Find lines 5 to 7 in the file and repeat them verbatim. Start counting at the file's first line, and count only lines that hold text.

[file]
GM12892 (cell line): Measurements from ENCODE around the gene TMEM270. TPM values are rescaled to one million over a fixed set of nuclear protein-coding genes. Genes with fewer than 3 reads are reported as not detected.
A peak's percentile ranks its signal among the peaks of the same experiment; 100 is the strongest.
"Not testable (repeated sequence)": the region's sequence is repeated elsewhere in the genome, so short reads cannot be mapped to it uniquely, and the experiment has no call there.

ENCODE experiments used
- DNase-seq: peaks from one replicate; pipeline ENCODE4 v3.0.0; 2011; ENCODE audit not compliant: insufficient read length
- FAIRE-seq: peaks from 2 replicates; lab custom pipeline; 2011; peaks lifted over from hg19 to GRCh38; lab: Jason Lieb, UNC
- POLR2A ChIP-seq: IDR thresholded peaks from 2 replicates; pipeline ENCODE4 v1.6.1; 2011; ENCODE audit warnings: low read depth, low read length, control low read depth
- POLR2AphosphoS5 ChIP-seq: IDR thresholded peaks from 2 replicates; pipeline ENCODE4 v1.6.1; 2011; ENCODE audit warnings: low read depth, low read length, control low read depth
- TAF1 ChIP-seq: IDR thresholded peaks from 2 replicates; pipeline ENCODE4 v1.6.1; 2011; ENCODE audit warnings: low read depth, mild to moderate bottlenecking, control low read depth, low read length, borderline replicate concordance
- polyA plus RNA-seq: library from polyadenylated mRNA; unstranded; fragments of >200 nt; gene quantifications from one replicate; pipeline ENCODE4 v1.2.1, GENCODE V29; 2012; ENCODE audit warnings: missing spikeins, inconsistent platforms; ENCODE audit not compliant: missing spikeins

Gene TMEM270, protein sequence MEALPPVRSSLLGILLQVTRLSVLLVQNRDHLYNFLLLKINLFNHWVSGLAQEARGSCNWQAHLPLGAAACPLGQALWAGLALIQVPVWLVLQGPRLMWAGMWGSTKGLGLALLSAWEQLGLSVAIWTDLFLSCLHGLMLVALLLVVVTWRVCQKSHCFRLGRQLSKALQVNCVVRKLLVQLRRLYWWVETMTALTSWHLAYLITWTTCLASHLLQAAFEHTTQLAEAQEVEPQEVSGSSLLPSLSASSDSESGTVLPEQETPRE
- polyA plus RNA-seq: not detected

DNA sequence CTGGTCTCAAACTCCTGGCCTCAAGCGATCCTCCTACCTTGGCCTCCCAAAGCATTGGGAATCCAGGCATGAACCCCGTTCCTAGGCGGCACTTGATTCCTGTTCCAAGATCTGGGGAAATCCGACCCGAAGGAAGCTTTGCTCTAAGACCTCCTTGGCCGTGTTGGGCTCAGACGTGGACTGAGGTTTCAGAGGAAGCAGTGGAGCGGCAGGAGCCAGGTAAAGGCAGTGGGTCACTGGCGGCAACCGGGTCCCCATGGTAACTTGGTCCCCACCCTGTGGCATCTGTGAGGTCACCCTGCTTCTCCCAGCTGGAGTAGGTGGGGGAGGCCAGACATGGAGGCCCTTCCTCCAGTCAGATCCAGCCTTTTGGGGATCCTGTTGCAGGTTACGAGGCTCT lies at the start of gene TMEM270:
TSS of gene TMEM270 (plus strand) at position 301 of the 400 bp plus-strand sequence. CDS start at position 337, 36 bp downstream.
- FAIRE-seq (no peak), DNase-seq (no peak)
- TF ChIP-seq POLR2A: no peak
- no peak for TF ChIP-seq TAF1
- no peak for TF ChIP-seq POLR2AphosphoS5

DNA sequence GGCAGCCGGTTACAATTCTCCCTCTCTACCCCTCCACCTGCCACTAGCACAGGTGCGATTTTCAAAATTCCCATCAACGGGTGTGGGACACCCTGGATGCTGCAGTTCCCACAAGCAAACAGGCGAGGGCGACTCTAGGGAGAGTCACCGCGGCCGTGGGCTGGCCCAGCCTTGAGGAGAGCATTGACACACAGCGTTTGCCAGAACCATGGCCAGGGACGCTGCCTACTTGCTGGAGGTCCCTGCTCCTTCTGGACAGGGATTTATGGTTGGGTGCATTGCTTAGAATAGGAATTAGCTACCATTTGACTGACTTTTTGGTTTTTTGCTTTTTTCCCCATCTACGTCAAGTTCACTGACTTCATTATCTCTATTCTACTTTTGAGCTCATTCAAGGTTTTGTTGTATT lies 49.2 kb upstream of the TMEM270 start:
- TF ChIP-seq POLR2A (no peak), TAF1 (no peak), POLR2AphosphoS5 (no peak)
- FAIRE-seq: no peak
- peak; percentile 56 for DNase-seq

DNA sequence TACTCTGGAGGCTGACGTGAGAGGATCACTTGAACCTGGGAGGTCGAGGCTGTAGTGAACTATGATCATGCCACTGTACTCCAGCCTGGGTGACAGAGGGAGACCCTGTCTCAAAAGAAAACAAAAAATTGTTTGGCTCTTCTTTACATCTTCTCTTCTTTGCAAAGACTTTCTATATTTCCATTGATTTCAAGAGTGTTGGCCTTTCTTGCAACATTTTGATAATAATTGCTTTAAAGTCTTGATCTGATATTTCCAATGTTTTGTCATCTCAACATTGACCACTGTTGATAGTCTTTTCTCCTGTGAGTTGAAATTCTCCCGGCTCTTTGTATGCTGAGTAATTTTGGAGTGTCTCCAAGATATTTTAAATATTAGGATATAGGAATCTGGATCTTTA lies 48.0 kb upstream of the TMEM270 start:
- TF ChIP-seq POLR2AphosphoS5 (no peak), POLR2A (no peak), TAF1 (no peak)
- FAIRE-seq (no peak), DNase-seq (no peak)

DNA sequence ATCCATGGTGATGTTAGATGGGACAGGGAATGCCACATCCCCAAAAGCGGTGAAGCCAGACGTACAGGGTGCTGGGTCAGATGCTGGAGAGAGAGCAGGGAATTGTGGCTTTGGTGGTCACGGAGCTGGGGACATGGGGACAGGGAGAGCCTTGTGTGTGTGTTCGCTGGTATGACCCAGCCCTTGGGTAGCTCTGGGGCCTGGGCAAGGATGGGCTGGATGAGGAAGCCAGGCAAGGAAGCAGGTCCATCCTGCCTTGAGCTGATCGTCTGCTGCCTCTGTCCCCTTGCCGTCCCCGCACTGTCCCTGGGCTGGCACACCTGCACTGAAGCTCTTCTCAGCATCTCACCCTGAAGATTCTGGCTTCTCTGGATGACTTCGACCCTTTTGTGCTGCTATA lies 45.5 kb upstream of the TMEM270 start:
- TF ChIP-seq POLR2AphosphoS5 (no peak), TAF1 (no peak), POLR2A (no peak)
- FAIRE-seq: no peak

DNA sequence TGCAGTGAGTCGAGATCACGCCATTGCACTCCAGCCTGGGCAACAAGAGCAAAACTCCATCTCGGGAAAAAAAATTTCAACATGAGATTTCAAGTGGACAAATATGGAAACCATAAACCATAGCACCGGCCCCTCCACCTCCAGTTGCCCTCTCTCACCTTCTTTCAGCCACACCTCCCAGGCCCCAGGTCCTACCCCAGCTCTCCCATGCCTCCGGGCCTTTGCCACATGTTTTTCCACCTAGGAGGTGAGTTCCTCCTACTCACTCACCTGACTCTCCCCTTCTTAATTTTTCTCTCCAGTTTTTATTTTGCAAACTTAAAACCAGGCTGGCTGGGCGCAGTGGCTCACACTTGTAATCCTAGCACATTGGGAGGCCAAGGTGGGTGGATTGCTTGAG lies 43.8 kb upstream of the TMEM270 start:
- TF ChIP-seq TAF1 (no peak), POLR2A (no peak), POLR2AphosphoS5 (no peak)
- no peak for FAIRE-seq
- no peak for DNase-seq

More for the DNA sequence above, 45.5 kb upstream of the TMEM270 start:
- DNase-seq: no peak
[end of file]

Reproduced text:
- DNase-seq: peaks from one replicate; pipeline ENCODE4 v3.0.0; 2011; ENCODE audit not compliant: insufficient read length
- FAIRE-seq: peaks from 2 replicates; lab custom pipeline; 2011; peaks lifted over from hg19 to GRCh38; lab: Jason Lieb, UNC
- POLR2A ChIP-seq: IDR thresholded peaks from 2 replicates; pipeline ENCODE4 v1.6.1; 2011; ENCODE audit warnings: low read depth, low read length, control low read depth